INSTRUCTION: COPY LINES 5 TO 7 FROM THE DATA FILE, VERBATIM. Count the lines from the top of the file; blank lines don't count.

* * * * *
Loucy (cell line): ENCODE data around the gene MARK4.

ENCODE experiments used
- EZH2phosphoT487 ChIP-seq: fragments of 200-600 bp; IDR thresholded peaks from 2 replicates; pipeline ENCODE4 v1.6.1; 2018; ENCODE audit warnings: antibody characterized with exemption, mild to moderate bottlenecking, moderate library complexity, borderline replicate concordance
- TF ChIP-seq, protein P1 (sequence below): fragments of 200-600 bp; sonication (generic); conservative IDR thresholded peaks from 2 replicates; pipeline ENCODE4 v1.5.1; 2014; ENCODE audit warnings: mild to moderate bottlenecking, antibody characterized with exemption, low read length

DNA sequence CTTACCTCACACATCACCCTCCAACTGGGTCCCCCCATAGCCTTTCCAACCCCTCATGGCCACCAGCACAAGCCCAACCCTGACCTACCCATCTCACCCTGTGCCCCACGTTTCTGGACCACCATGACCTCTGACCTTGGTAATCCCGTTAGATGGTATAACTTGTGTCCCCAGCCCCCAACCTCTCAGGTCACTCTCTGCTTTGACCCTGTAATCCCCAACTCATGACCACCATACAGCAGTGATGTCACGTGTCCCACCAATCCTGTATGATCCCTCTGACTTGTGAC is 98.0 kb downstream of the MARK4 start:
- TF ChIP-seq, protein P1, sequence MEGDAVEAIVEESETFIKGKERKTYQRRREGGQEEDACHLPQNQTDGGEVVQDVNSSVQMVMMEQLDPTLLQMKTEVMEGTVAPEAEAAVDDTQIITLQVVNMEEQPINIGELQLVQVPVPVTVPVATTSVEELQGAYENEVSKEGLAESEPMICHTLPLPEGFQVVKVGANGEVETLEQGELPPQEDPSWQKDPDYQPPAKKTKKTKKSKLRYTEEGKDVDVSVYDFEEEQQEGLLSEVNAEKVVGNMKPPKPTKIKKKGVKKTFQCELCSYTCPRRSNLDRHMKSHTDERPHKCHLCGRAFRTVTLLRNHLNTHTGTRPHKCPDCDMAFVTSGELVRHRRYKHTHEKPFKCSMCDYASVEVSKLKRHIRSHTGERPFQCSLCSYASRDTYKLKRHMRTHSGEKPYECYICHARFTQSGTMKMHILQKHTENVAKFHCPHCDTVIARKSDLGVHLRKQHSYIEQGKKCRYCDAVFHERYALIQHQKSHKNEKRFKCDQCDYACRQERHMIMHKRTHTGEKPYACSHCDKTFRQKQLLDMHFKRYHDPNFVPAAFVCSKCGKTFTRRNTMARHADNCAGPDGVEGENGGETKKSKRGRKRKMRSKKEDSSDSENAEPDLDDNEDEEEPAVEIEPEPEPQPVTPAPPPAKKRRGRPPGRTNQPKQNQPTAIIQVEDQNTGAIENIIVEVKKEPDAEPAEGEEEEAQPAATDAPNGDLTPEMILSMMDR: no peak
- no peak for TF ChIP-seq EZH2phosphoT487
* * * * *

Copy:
DNA sequence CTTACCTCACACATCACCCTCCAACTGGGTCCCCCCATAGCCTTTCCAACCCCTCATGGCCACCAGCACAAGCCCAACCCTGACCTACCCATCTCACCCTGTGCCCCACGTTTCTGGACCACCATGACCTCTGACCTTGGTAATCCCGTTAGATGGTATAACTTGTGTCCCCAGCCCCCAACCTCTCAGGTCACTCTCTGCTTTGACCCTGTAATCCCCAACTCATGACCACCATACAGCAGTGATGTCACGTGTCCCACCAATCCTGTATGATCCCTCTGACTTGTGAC is 98.0 kb downstream of the MARK4 start:
- TF ChIP-seq, protein P1, sequence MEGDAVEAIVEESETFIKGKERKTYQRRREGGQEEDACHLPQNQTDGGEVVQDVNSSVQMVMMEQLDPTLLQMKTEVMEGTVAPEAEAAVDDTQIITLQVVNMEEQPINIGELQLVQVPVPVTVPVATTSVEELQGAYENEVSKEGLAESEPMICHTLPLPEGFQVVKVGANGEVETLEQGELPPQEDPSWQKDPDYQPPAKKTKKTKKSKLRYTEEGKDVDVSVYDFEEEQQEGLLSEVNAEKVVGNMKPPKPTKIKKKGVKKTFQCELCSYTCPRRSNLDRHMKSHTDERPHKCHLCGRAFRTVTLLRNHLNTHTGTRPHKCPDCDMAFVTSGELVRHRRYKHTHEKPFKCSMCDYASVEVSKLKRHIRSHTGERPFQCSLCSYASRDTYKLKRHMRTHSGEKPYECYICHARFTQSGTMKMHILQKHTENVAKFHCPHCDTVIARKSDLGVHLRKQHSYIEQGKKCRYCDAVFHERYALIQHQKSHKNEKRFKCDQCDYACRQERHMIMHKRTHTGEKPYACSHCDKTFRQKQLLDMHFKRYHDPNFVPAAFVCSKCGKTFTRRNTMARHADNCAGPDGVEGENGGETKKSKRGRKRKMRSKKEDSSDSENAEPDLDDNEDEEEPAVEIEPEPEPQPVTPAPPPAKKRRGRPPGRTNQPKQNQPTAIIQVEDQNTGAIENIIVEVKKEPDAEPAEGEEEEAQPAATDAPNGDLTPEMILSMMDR: no peak
- no peak for TF ChIP-seq EZH2phosphoT487